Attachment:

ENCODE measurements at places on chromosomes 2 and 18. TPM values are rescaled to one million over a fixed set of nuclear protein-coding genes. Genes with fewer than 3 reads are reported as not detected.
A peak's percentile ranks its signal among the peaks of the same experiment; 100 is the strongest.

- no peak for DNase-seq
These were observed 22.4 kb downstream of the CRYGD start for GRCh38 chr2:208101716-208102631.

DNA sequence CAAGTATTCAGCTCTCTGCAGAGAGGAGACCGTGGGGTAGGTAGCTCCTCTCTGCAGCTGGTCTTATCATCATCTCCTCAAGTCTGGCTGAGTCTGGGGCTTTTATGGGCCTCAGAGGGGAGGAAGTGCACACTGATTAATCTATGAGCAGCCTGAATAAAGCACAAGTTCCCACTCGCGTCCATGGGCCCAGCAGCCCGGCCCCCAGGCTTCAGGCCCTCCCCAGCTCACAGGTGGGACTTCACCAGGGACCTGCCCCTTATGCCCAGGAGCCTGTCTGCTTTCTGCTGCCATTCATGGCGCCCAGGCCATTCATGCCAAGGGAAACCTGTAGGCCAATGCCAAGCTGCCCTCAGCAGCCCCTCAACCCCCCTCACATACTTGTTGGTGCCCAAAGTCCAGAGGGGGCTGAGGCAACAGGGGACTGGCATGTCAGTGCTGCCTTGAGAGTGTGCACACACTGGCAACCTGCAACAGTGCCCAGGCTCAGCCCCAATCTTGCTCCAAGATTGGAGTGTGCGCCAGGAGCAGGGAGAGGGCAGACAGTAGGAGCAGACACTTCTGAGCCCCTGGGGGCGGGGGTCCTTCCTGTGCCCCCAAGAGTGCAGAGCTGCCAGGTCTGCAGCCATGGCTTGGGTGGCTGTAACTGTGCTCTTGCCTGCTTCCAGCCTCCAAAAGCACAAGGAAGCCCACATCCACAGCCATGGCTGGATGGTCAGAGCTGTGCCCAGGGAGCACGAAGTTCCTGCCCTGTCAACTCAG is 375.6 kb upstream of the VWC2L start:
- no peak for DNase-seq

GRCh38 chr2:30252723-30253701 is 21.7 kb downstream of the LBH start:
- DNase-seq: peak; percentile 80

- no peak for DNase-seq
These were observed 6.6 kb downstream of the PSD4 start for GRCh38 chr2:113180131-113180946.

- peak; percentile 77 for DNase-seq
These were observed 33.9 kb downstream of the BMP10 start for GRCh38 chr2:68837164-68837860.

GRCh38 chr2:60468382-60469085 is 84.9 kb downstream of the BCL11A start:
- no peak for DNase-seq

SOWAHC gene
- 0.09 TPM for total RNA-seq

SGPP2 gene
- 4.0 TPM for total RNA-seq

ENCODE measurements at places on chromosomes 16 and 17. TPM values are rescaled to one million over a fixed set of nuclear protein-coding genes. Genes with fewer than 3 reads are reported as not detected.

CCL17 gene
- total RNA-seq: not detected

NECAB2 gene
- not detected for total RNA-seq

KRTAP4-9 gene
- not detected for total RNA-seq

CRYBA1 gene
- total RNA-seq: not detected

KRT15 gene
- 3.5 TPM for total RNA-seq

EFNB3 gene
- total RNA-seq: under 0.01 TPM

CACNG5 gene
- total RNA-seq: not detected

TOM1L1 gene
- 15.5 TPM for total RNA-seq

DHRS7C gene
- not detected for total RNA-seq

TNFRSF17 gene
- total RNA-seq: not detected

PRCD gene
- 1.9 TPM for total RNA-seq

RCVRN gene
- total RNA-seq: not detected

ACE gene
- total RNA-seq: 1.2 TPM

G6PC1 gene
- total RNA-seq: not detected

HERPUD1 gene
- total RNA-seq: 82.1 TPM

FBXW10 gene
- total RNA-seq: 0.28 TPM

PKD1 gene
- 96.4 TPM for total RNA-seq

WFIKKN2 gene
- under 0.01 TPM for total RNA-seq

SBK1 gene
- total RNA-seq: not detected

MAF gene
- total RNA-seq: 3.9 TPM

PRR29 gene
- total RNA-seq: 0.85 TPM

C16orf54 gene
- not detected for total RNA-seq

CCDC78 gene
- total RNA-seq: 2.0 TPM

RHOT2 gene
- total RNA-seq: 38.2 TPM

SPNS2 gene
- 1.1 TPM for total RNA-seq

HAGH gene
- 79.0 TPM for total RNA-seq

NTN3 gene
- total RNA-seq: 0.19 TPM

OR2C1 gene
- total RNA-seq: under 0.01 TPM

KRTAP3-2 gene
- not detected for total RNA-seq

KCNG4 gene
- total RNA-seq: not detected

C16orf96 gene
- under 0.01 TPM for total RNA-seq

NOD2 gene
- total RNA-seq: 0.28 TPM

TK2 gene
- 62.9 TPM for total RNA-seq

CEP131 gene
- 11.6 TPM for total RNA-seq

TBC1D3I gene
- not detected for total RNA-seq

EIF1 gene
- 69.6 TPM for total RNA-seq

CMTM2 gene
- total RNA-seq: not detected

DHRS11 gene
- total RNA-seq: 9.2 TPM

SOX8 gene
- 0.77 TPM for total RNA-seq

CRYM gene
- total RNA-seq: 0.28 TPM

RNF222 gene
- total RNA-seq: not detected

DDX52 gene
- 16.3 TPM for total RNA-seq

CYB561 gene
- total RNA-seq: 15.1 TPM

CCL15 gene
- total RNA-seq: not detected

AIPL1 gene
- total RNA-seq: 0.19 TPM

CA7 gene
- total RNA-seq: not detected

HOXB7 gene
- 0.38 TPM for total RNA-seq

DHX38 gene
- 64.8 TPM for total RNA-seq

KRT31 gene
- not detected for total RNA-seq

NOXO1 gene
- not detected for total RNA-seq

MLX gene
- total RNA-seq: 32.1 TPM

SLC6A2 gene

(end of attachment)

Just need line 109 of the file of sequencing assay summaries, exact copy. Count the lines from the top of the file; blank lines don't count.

- total RNA-seq: 0.19 TPM